It makes her sad when other people call her by her deadname. Or by the wrong pronoun. Even if it’s a mistake. She has a hard time reading the room. To tell if it was said by a child making fun of her. Or maybe it was a child that didnt know her new name. Every time she is deadnamed, even by people she knows love her, it hurts.

Taking a shower alone, makes her sad (a story/reason why I am not going to discuss further).

There was more. But I started to zone out after that. Stiflying my sobs as tears started falling.

My 1st grader should be worried about math. Not about her body.

My 1st grader should be excited about recess. Not worried about someone calling her by the correct name.

My 1st grader will never have the comfort I have when I walk in to a room of women.

Whether she knows this or not, she is fighting an inner battle. An experience that not many other people will have experienced. Let alone understand.

My daughter, is in a school full of staff that is amazingly supportive, that goes above and beyond, every single day for her.

But she is surrounded by people (currently) that will never understand how soul crushing it is to be called the wrong name. The wrong gender.

Even if it is said as a mistake – souls may crush a little less. But they still fragment.

Kids are kids. She went 95% of kinder as L. The hope was that by completely socially transitioning her for 1st grade, that maybe it wouldn’t be as hard.

But maybe it is even harder.

As a parent, I hurt for her. I weep for her. This is an internal battle I cant fight for her. I can only love her and support her. And provide her with the tools she needs to realize that she is worth it.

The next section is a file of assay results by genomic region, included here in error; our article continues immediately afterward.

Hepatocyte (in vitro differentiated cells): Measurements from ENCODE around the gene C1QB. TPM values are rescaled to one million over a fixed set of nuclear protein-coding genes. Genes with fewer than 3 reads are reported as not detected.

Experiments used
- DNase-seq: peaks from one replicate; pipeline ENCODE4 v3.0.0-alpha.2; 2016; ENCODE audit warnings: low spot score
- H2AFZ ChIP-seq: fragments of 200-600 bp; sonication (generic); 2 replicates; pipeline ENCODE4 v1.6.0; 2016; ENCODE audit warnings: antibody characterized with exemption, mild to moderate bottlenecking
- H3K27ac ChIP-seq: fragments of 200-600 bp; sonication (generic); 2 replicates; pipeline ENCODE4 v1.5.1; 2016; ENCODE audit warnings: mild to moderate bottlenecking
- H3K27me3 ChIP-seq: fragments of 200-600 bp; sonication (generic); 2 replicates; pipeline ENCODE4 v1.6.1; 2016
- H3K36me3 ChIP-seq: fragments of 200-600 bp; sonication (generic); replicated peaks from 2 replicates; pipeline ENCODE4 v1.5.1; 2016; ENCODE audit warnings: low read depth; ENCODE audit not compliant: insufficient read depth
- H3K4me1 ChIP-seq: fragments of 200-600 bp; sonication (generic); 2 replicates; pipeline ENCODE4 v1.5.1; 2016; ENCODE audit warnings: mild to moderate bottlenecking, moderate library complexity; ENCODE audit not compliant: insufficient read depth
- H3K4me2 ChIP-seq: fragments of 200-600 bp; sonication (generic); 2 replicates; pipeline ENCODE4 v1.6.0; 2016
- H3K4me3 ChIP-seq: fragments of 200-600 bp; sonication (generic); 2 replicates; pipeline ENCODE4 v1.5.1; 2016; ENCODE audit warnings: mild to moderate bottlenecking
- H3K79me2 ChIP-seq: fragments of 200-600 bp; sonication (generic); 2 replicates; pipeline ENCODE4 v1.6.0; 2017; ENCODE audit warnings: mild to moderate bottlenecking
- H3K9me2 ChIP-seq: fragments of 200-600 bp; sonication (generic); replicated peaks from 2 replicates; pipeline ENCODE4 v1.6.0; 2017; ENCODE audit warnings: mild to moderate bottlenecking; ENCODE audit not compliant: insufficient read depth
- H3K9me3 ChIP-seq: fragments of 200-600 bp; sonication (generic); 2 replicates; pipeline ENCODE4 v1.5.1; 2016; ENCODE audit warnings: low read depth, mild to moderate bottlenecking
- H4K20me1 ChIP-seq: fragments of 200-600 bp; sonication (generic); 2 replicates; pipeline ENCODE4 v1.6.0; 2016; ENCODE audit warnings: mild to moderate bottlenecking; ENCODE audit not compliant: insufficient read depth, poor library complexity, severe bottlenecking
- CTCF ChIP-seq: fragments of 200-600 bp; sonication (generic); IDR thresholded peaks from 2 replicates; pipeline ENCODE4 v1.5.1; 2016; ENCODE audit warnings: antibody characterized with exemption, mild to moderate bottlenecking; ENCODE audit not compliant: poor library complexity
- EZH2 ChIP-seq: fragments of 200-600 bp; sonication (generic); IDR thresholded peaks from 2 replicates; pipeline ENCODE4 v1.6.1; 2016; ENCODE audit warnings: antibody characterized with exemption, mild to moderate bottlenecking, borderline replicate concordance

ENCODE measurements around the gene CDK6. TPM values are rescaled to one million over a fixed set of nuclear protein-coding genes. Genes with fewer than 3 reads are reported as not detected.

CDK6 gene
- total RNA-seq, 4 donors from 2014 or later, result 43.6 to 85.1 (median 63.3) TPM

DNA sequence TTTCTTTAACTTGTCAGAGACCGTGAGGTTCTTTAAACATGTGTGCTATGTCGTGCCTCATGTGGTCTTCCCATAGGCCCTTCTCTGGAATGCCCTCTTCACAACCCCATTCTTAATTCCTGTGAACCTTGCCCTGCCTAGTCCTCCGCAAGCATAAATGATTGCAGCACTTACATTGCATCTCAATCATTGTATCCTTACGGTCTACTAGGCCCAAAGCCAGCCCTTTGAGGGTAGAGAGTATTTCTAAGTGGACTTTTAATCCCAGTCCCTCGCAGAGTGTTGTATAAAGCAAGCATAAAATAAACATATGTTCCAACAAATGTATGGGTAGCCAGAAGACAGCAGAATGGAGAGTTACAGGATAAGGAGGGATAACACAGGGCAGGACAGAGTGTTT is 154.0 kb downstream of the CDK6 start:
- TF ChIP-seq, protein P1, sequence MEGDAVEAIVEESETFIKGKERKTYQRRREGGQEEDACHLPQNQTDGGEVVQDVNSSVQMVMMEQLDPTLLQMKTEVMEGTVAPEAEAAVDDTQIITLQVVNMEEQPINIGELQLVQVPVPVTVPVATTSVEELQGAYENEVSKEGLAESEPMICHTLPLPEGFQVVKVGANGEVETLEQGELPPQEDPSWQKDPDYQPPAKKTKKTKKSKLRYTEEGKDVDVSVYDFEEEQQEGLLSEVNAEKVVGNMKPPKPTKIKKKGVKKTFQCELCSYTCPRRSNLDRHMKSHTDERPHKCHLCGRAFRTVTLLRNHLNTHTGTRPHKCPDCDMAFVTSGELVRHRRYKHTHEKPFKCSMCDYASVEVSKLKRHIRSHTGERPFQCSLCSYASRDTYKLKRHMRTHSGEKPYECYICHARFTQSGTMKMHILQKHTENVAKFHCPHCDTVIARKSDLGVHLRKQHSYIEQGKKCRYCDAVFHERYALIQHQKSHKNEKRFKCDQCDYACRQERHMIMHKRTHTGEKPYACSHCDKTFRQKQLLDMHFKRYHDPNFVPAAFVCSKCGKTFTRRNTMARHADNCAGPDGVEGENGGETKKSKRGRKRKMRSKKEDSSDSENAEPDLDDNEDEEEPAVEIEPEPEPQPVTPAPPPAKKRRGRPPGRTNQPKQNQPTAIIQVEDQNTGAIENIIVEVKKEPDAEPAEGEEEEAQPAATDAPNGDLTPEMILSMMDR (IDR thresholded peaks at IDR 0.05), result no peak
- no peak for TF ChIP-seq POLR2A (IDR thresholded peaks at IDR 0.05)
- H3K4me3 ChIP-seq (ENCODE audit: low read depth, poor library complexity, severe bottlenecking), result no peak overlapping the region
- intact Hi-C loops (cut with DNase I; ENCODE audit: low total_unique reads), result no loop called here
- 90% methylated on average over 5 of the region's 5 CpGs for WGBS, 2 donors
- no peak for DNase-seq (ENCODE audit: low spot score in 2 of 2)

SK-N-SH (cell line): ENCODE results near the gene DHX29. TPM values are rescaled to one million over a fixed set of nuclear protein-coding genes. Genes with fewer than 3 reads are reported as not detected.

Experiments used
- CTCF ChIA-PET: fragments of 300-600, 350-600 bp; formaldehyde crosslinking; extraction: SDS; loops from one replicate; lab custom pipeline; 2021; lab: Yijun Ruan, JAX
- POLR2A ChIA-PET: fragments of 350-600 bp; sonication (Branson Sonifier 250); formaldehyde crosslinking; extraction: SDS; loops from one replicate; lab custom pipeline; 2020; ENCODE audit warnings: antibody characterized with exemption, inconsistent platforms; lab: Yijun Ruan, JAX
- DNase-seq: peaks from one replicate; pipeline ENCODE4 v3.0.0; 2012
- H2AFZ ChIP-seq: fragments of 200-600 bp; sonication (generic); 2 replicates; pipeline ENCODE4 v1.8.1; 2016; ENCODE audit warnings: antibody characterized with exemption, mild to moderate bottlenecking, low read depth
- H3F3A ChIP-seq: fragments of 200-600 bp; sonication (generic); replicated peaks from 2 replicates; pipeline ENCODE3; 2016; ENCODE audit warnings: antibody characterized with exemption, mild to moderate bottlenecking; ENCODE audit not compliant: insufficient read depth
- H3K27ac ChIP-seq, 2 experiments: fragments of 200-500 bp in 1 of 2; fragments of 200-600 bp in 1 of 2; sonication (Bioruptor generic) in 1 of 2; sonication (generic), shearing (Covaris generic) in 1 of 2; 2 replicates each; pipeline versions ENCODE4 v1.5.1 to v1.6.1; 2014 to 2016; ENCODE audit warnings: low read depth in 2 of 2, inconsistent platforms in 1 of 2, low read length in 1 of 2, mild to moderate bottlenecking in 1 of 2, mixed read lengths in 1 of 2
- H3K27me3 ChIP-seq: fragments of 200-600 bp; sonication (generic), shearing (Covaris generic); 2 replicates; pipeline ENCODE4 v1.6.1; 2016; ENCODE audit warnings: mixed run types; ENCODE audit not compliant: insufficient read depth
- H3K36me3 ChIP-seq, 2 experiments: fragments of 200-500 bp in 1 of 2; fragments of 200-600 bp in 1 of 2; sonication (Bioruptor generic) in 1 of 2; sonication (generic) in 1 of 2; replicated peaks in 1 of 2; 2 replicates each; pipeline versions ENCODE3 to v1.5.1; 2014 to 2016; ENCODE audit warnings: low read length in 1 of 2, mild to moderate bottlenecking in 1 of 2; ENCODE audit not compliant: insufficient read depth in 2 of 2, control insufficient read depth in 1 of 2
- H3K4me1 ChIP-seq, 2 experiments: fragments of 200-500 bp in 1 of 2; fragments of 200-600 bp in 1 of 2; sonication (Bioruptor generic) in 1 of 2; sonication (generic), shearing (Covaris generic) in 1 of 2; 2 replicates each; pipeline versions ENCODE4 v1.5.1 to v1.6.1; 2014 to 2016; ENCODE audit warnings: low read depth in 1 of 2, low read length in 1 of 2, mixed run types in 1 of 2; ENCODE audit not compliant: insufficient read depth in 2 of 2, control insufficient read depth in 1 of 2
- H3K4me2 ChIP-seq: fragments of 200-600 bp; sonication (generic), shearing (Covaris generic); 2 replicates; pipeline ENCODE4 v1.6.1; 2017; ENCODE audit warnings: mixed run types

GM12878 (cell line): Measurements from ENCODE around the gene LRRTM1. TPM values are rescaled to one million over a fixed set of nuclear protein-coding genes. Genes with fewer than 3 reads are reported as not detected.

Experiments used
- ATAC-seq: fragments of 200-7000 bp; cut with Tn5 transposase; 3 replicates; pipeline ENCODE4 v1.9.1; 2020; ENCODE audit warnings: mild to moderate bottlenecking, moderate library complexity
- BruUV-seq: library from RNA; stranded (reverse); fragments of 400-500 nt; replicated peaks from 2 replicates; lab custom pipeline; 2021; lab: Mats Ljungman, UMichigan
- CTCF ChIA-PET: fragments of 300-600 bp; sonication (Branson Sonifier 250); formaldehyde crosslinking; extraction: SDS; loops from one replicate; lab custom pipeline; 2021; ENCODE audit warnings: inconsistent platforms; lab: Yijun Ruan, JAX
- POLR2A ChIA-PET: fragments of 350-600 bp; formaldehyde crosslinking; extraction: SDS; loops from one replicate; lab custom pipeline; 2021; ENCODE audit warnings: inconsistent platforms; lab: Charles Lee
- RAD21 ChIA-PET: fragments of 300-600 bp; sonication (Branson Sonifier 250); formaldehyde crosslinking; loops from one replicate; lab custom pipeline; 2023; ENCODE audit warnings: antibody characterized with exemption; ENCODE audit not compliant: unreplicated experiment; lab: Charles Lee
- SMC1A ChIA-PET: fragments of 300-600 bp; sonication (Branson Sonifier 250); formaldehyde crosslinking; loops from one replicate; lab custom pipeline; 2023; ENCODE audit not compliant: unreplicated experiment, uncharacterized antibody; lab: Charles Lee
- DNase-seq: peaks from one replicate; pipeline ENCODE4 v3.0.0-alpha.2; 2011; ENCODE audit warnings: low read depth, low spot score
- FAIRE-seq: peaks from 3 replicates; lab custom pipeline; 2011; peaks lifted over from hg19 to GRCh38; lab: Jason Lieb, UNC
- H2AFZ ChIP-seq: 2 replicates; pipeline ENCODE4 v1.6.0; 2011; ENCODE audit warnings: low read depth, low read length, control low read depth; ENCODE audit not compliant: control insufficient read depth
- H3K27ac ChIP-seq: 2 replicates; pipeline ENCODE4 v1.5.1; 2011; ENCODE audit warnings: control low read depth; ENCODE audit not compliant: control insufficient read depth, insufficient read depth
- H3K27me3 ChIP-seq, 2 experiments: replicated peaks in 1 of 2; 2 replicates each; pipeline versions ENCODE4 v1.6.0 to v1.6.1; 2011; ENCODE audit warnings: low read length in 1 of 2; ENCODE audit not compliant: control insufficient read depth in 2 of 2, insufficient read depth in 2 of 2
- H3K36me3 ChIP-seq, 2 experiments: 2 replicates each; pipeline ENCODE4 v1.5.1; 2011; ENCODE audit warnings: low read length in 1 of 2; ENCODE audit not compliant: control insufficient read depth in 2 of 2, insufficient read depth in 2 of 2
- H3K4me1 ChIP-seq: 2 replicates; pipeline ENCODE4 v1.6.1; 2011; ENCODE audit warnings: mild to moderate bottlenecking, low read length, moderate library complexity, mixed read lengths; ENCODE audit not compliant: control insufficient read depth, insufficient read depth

Do we move her to a school where no one knows her? At all?

Or do we keep her in a school where the staff know her and love her and can now easily talk her into unlocking the bathroom (and not Mama on the principals speaker phone).

There are pros and cons to each. Neither are going to help her battle that inner demon. Both have the ability to be just as harmful.

As a parent, how do you pick the least harmful?

E is happy as E. Even with the pain she experiences daily. Even through the soul crushing moments she doesnt tell us about.

E is happy as E. Even though the people around her have no idea the inner battle she silently fights.

E is happy as E. Because E, is living her true self.

I may not be able to fight her inner battle. But I sure as hell can make sure that inner battle hurts a little less.

I will always be her anchor in the storm. Even when it feels as if there is no bottom for the anchor to dig in to.